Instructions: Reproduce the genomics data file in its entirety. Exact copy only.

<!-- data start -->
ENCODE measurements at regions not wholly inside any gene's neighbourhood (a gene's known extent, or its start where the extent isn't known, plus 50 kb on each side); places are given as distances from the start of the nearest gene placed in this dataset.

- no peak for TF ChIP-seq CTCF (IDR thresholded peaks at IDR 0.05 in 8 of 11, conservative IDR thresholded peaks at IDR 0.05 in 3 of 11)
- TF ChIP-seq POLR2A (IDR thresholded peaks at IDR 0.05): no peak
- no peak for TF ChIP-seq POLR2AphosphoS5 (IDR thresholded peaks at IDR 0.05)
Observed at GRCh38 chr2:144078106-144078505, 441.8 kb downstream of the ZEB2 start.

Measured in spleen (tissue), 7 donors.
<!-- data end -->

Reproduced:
ENCODE measurements at regions not wholly inside any gene's neighbourhood (a gene's known extent, or its start where the extent isn't known, plus 50 kb on each side); places are given as distances from the start of the nearest gene placed in this dataset.

- no peak for TF ChIP-seq CTCF (IDR thresholded peaks at IDR 0.05 in 8 of 11, conservative IDR thresholded peaks at IDR 0.05 in 3 of 11)
- TF ChIP-seq POLR2A (IDR thresholded peaks at IDR 0.05): no peak
- no peak for TF ChIP-seq POLR2AphosphoS5 (IDR thresholded peaks at IDR 0.05)
Observed at GRCh38 chr2:144078106-144078505, 441.8 kb downstream of the ZEB2 start.

Measured in spleen (tissue), 7 donors.